A BVI BC is able to issue bearer shares in certain limited circumstances. To ensure that compliance with the KYC regime is maintained, a strict custodian regime has been established for the holding of bearer shares. In practice, the use of bearer shares is rare.
4. CONSTITUTIONAL DOCUMENTS
The memorandum of association of a company must state:
(a) the name of the company;
(b) whether the company is limited by shares, of unlimited liability, or limited by guarantee (and in the latter two cases, whether it is or is not authorised to issue shares);
(c) the address of the first registered office of the company; and
(d) the name of the first registered agent of the company.
(e) In addition, where a company is limited by shares or is otherwise authorised to issue shares, the memorandum of association must state:
(i) the maximum number of shares that the company is authorised to issue (or that the company is authorised to issue an unlimited number of shares);
(ii) the classes of shares that the company is authorised to issue and, if the company is authorised to issue two or more classes of shares, the rights, privileges, restrictions and conditions attaching to each class of shares; and
(iii) whether the company is or is not authorised to issue bearer shares (or to convert or exchange registered shares to bearer shares).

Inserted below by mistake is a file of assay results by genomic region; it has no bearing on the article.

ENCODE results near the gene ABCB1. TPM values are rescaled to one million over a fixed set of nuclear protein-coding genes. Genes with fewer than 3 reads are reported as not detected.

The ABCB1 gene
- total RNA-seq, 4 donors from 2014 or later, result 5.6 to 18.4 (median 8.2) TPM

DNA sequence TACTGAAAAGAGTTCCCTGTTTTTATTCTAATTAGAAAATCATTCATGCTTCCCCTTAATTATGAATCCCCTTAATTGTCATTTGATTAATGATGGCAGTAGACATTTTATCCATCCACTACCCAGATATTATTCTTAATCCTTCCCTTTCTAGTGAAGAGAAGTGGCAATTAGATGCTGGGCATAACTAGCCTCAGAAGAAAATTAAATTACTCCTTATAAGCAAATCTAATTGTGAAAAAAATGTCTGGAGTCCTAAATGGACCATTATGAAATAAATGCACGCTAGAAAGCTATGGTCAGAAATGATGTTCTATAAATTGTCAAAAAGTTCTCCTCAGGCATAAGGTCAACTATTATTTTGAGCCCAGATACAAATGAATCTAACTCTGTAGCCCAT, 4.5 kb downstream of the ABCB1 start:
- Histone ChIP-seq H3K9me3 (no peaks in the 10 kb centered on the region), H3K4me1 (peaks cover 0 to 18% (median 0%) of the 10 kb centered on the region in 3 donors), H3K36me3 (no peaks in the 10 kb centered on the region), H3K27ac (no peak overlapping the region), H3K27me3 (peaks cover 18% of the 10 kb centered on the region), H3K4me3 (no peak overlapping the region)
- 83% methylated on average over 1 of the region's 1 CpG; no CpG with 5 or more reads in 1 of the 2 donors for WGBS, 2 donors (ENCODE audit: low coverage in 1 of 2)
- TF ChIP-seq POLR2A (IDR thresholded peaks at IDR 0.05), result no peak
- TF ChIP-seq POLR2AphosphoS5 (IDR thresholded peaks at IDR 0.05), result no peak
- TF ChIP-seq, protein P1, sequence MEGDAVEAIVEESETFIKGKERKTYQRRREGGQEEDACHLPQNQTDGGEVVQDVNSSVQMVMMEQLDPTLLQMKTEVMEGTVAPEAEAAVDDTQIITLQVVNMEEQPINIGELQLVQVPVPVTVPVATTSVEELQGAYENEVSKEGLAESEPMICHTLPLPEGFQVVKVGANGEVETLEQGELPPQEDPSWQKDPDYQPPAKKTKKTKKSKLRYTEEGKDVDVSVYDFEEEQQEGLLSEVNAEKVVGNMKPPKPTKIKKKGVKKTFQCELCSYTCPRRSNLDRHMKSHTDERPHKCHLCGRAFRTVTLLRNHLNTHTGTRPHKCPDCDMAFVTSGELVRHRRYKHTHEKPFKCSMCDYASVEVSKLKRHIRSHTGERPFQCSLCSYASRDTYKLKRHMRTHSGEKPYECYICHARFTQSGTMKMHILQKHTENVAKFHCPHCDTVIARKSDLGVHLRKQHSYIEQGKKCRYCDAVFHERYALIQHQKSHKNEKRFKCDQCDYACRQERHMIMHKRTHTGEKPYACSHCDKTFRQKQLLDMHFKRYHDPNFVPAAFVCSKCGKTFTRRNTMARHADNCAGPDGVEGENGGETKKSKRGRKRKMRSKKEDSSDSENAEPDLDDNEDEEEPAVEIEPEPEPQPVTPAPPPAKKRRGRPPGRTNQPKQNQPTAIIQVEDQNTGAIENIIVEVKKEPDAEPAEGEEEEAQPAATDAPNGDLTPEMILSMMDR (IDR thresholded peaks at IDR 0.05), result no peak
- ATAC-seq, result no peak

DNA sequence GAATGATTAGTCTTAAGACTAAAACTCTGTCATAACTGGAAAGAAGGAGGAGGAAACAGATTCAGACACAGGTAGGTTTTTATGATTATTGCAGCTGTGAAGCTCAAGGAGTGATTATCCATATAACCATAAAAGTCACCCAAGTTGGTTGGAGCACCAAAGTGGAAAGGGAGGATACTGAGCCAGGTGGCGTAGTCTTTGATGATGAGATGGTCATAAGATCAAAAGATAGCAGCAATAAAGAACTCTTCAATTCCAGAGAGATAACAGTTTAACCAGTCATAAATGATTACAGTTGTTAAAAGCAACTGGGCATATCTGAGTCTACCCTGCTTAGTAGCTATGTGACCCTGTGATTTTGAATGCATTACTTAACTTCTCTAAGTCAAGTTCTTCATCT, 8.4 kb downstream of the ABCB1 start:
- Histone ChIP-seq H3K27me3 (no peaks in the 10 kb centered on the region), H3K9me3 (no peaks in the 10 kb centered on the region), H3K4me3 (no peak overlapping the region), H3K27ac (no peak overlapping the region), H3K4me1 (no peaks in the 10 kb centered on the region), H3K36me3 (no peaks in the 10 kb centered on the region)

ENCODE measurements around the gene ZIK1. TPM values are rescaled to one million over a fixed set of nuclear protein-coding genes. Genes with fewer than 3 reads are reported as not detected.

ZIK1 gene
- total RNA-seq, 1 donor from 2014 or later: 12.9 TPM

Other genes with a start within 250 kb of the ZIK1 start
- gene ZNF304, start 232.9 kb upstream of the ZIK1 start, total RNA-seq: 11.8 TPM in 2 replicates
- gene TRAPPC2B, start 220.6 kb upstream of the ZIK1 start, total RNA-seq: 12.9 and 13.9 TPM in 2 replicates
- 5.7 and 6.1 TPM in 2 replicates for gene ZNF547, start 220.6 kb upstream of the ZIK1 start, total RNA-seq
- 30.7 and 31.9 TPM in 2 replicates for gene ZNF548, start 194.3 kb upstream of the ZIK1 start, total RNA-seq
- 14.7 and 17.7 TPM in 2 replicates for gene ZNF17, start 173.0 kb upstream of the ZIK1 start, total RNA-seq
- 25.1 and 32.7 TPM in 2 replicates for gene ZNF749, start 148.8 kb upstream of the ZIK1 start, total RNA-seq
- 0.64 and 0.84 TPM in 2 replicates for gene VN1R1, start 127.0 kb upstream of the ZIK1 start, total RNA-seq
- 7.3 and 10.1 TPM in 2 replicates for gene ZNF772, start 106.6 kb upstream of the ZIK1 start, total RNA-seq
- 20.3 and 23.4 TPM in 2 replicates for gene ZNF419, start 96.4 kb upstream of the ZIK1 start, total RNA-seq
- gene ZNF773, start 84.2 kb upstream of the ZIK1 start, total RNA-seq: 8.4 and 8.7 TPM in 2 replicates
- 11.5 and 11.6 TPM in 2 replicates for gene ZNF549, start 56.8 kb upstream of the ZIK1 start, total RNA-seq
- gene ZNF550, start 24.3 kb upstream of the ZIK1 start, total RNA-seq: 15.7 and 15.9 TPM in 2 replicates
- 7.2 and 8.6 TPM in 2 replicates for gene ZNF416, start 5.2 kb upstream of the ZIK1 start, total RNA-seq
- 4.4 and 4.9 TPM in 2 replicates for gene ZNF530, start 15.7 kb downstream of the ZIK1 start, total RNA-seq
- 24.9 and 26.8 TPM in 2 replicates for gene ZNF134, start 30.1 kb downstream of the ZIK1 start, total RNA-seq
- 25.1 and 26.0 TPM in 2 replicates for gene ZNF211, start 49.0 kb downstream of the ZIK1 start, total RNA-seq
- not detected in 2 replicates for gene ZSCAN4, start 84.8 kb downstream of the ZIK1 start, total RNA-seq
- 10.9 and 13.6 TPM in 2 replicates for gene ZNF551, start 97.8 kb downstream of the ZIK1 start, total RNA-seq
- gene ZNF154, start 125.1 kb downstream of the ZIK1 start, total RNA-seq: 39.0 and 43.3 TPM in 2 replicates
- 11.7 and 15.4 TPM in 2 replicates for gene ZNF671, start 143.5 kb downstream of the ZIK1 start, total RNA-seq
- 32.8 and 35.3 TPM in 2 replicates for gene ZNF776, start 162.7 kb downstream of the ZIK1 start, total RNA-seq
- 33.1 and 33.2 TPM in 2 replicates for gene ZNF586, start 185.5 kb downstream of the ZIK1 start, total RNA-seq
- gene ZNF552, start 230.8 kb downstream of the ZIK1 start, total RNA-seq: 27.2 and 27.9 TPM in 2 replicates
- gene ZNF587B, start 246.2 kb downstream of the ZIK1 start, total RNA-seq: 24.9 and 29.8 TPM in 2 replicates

Furthermore, in the case of a company limited by guarantee, the memorandum of association must state:
- whether or not it is authorised to issue shares; and
- the amount which each member of the company is liable to contribute in the event of liquidation.
The articles of association of a BC govern its internal organisation, management and administration. The rights and duties of the members as against the company, and as between the members themselves, are set out in the articles, which constitute a contract between these parties. The articles are a private document, subject neither to governmental review nor to public inspection. The Act is silent as to the content of a company's articles. Accordingly, a company's articles can be tailor-made to suit a company's needs; the reader should therefore pay special attention to a company's articles as they may well differ from company to company. In addition, there is considerable scope for overlap between the procedures set out in the Act and those that may also be contained in the company's articles, e.g. a company can always provide in its articles to adopt a procedure that is more onerous than that contained in the BC Act. Appleby can advise on all aspects of a company's articles.
An amendment to the constitutional documents of a BC may only be effected by resolution of the members of the company. However, the documents themselves may provide that certain provisions may not be amended, or that a supermajority of votes is required for amendment, or that certain conditions must be met before an amendment can take place.
5. OBJECTS AND POWERS
Subject to its memorandum and articles of association, a BC has the full capacity of a natural person who is sui juris. Pursuant to the BC Act, a company has, irrespective of corporate benefit, the full capacity to carry on or undertake any business or activity, do any act or enter into any transaction, and the full rights, powers and privileges related thereto. This includes the power to: